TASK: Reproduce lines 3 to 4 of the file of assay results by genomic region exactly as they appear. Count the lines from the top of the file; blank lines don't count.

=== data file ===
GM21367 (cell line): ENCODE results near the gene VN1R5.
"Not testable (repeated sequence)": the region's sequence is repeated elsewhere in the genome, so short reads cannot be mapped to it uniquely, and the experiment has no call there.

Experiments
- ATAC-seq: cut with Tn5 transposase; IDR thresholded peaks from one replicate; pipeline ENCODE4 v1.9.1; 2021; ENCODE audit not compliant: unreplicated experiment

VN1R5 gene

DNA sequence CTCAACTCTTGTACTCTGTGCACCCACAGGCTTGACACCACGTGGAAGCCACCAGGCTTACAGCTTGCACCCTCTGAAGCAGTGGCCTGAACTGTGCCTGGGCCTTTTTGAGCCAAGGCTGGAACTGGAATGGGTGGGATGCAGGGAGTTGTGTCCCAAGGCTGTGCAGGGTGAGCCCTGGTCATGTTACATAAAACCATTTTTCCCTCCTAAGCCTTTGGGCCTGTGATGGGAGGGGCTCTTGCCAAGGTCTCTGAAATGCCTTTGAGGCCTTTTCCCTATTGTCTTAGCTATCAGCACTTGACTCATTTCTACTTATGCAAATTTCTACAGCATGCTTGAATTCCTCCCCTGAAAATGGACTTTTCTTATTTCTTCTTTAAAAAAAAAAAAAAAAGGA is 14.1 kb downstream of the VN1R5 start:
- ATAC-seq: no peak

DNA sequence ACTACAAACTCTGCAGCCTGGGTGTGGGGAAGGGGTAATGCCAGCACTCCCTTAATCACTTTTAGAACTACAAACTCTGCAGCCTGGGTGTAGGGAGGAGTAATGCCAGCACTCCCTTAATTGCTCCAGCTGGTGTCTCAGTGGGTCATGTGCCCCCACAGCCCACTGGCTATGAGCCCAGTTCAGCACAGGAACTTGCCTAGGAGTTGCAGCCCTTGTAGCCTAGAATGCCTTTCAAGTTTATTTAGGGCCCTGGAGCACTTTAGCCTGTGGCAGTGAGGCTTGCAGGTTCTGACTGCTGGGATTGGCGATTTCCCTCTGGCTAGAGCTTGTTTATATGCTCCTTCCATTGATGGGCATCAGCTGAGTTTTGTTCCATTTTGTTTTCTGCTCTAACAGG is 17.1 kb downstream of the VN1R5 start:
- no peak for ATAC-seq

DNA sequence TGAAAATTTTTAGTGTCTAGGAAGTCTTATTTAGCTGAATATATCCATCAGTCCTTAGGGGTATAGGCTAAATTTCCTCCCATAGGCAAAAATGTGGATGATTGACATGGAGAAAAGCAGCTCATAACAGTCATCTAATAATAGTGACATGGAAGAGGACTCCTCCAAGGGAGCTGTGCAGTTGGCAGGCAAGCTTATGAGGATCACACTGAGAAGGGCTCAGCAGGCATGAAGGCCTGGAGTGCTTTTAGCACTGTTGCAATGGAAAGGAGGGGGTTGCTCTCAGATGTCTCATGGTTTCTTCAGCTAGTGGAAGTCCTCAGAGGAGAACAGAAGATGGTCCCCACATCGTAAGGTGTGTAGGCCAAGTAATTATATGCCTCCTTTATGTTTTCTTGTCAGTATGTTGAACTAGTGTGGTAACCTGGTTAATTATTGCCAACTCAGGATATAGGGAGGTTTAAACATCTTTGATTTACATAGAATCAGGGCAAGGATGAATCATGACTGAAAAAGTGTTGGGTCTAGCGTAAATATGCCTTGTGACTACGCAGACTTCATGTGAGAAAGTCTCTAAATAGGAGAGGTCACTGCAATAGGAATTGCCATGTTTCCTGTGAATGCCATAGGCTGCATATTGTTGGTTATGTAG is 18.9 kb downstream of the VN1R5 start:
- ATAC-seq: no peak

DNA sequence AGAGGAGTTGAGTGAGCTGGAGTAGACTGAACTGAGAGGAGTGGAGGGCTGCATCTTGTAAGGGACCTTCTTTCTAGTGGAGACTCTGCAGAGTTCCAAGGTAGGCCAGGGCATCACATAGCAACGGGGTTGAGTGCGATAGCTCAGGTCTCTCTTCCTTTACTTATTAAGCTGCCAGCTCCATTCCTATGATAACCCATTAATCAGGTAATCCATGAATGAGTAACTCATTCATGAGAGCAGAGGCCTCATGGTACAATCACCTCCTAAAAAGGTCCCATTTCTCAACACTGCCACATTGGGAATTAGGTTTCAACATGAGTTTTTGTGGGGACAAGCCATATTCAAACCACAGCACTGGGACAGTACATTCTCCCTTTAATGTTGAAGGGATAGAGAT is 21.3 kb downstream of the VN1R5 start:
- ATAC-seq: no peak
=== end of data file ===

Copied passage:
Experiments
- ATAC-seq: cut with Tn5 transposase; IDR thresholded peaks from one replicate; pipeline ENCODE4 v1.9.1; 2021; ENCODE audit not compliant: unreplicated experiment